Monday, February 9, 2009

Are You Getting What You Are Paying For?

It is simple psychological truth - people "do" what they are rewarded for. So the questions are: what do you employees consider a reward? and what are you rewarding your employees for?

It may sound silly, but when you pay an hourly wage - you are rewarding hours (not work). When you pay a sales commission, you are rewarding sales (nothing else). And when you pay a salary - well, more than anything else, you are rewarding commitment - but to what?

So how do you get your employees to want to do the work you want them to do - at the level you want them to perform? Simple right, you reward them for it!

Furthermore, I've heard it said that real Leadership is getting others to want to do what you want them to do. So in essence, what we are talking about here is building leadership (both organizational and personal) into your culture as much as rewards.

If you want someone to produce higher quality, then reward quality. If you want your team to work better together, then reward teamwork. These ideas sound simple, but their implementation is on of the biggest challenges you will face as an owner or a manager. It takes very thorough commitment on your part to figure out what it is EXACTLY that you want from your employees as well as figuring out exactly what each employee considers a 'reward'. And that is something very few owners / managers actually do.

First, if you want your employees to do what you want them to do - you must clearly spell out what you want them to do. And then you must describe for them what doing it well looks like. I I know you think you might have already done this - but if it isn't written down, where both you and your employee can read and review it regularly, it isn't done. And statistics show that less than 1 in 5 Americans actually have a clearly defined job description and know exactly what is expected of them.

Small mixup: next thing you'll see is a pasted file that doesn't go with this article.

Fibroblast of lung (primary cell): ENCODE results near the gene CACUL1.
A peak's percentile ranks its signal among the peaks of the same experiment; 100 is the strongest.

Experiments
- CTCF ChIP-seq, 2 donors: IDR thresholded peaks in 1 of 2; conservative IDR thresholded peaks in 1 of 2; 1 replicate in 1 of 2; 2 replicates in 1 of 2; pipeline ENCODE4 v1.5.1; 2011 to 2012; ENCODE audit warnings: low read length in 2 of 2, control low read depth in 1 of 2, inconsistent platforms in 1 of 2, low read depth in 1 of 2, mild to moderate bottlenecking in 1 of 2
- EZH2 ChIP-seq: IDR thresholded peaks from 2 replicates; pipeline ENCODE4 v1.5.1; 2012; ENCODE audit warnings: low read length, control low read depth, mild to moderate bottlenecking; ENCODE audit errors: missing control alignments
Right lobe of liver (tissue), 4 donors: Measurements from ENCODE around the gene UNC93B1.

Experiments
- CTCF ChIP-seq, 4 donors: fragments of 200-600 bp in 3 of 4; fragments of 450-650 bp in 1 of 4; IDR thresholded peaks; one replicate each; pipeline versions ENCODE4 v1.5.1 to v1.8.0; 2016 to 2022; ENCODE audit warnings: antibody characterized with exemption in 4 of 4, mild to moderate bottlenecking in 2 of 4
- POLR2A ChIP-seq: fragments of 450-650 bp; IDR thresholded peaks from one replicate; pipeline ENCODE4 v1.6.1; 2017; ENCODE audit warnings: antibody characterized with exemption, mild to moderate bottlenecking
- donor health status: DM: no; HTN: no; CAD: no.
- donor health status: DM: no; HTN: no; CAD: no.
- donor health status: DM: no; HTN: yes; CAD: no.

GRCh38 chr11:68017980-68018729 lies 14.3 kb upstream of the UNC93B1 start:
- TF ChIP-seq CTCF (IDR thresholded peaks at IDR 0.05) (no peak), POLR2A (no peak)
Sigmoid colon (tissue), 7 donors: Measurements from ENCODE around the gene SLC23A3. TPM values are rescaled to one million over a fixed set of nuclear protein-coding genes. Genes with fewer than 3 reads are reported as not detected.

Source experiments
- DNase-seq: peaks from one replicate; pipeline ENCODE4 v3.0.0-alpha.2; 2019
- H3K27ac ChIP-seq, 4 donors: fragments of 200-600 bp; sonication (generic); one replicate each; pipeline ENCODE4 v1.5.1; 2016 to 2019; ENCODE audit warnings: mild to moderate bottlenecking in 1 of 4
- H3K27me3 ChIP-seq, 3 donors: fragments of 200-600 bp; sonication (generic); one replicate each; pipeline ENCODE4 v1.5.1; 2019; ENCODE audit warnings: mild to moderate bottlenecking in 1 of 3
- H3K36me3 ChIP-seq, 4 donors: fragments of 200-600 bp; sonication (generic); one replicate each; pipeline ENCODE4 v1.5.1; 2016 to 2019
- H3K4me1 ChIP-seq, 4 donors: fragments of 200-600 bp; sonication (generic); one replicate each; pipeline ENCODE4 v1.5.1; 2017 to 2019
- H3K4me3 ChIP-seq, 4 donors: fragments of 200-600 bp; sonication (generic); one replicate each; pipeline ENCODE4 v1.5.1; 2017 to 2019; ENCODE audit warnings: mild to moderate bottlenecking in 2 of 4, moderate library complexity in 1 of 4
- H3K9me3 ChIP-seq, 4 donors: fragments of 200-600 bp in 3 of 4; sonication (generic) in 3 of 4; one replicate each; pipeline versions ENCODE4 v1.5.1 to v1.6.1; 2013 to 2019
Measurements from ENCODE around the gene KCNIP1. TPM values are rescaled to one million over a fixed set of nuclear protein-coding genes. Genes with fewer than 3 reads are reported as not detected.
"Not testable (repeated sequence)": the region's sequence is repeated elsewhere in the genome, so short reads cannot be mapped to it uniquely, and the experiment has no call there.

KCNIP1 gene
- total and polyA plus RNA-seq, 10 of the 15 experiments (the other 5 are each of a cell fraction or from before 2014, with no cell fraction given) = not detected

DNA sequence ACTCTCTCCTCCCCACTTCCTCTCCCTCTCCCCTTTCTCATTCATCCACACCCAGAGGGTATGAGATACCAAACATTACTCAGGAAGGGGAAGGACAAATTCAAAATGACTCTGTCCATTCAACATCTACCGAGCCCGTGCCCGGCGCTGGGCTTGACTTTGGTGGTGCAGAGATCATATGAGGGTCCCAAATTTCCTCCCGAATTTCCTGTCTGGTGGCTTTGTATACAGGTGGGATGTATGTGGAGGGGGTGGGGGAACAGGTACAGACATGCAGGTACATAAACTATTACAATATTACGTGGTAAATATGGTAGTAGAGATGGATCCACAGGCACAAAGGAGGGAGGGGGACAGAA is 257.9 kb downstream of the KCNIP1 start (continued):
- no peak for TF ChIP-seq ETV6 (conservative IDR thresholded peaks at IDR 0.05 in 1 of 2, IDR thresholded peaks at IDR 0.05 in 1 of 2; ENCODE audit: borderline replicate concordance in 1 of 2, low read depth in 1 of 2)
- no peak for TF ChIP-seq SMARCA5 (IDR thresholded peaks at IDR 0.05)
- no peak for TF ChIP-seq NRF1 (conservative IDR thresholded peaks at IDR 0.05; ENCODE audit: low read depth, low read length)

Most business owners have ideas of what they expect - but rarely do they do anything but bitch about how their employees aren't meeting their expectations. In this "job description", for lack of a better term, you need to include what you consider the "bare minimum", what you consider "good" work, what you consider "great" work and what would completely blow your socks off. Take your time with this - think it through.

Now here's the tough part (as if it hasn't already been really hard to get all of the above done). Now you must figure out how to reward (compensate) each employee so that if they do the bare minimum, they will get the bare minimum they need (or desire). If they perform a good job, they will get paid a good salary. And so forth. And you must share it with the employee so that they understand and can commit (or not) to the job. This then puts the ball in their court - and you soon find out what type of employee you have - one that is motivate, or one that is just trying to collect a paycheck. Either way, you can rest well at night - because you are getting what you pay for.

I appreciate anyone who has endured this blog to this point - results-based compensation is not easy and shouldn't be implemented without thorough thought and consideration. Most that have tried it with less than stellar results did so without due diligence in the process. Take some time to think about each of the questions I've brought up in the article. You will find that the solution isn't in the answers - it is in the process of searching for the answers.

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